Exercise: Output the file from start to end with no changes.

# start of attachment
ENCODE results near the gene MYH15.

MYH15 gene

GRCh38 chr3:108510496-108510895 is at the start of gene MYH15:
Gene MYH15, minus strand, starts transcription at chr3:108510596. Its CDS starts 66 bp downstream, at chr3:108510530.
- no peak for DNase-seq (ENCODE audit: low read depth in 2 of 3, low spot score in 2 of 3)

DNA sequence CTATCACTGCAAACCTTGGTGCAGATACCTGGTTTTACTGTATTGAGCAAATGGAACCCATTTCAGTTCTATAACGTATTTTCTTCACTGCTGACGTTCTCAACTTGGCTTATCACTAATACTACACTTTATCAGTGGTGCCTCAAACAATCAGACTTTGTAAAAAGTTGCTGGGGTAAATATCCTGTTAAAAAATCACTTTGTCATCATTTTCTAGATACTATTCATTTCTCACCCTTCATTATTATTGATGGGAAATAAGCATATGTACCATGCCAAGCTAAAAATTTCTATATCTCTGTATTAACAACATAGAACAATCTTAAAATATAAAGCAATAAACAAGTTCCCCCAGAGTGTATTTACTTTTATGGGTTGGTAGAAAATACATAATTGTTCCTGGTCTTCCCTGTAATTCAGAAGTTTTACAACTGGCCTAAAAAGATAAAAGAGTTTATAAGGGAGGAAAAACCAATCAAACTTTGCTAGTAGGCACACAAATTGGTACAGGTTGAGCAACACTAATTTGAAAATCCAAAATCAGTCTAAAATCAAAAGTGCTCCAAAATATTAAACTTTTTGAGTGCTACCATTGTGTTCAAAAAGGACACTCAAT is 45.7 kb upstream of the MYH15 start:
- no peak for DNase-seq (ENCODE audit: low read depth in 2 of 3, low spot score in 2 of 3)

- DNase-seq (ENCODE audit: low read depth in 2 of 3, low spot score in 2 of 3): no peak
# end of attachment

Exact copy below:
ENCODE results near the gene MYH15.

MYH15 gene

GRCh38 chr3:108510496-108510895 is at the start of gene MYH15:
Gene MYH15, minus strand, starts transcription at chr3:108510596. Its CDS starts 66 bp downstream, at chr3:108510530.
- no peak for DNase-seq (ENCODE audit: low read depth in 2 of 3, low spot score in 2 of 3)

DNA sequence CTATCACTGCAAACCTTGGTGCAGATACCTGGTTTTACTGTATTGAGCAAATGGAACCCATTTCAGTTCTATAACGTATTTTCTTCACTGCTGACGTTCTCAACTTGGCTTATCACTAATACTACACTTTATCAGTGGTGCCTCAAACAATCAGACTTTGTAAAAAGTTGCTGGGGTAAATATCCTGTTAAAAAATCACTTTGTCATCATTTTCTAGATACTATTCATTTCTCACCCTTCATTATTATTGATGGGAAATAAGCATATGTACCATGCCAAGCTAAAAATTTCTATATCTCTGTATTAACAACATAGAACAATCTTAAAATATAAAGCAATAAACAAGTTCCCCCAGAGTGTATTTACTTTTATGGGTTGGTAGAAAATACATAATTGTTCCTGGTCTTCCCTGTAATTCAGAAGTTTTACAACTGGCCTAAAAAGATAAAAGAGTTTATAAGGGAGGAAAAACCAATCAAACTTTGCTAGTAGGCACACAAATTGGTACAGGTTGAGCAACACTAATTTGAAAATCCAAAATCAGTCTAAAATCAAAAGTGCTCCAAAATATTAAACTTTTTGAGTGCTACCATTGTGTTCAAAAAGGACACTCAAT is 45.7 kb upstream of the MYH15 start:
- no peak for DNase-seq (ENCODE audit: low read depth in 2 of 3, low spot score in 2 of 3)

- DNase-seq (ENCODE audit: low read depth in 2 of 3, low spot score in 2 of 3): no peak